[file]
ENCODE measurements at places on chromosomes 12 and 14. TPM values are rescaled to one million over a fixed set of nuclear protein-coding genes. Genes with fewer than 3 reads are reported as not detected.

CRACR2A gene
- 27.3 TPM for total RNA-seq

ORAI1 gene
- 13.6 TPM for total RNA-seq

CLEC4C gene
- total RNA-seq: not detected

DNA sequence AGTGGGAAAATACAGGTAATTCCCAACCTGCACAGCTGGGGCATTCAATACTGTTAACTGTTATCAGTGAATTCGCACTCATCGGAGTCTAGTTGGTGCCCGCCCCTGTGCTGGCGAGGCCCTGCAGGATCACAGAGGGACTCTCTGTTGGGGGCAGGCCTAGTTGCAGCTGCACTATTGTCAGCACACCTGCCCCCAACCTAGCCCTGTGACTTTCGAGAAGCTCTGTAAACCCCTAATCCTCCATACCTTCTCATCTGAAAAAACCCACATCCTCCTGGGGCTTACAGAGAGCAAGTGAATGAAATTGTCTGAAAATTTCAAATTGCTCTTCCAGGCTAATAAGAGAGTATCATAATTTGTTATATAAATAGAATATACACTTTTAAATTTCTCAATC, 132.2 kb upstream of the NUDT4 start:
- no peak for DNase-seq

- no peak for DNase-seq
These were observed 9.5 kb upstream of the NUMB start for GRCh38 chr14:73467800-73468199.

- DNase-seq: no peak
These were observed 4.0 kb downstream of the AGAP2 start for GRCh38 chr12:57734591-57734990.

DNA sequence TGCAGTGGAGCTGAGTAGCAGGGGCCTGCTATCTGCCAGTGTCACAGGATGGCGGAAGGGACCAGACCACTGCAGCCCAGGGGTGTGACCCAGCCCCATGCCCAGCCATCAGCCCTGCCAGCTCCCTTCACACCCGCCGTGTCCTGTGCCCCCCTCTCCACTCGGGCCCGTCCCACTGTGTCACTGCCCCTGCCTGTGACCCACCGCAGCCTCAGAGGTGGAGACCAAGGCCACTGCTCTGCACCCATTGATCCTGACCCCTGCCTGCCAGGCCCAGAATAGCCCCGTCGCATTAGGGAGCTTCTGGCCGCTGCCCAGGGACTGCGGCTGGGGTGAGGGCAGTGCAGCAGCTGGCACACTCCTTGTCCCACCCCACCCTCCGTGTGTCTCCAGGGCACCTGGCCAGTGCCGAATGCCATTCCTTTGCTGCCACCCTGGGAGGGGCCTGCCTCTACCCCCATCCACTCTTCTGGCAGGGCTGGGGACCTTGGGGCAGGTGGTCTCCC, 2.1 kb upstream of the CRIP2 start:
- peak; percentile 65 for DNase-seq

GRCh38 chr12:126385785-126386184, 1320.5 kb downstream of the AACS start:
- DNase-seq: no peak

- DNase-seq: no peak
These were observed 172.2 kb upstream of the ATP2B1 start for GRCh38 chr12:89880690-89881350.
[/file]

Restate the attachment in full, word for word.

ENCODE measurements at places on chromosomes 12 and 14. TPM values are rescaled to one million over a fixed set of nuclear protein-coding genes. Genes with fewer than 3 reads are reported as not detected.

CRACR2A gene
- 27.3 TPM for total RNA-seq

ORAI1 gene
- 13.6 TPM for total RNA-seq

CLEC4C gene
- total RNA-seq: not detected

DNA sequence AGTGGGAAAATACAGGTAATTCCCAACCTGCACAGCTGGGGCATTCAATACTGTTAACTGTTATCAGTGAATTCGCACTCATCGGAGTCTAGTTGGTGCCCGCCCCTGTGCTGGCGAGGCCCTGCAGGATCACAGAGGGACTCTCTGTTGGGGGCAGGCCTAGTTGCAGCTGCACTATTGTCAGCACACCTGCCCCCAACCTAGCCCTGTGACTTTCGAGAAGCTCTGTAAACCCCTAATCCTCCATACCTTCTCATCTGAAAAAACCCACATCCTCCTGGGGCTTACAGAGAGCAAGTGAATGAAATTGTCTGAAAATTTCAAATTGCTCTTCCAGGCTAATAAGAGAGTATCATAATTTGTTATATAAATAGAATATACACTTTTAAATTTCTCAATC, 132.2 kb upstream of the NUDT4 start:
- no peak for DNase-seq

- no peak for DNase-seq
These were observed 9.5 kb upstream of the NUMB start for GRCh38 chr14:73467800-73468199.

- DNase-seq: no peak
These were observed 4.0 kb downstream of the AGAP2 start for GRCh38 chr12:57734591-57734990.

DNA sequence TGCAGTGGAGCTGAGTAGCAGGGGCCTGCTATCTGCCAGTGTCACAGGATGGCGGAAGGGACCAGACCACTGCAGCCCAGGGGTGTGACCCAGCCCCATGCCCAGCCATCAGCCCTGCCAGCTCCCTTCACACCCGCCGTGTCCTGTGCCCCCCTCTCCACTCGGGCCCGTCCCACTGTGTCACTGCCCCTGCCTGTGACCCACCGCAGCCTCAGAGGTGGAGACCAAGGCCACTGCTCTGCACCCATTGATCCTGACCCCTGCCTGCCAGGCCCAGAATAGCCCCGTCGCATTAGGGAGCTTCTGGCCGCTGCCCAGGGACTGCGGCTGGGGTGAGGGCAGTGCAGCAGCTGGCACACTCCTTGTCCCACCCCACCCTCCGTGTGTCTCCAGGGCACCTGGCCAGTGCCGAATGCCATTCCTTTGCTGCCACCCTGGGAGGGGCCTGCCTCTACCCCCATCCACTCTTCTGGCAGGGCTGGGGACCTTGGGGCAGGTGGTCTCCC, 2.1 kb upstream of the CRIP2 start:
- peak; percentile 65 for DNase-seq

GRCh38 chr12:126385785-126386184, 1320.5 kb downstream of the AACS start:
- DNase-seq: no peak

- DNase-seq: no peak
These were observed 172.2 kb upstream of the ATP2B1 start for GRCh38 chr12:89880690-89881350.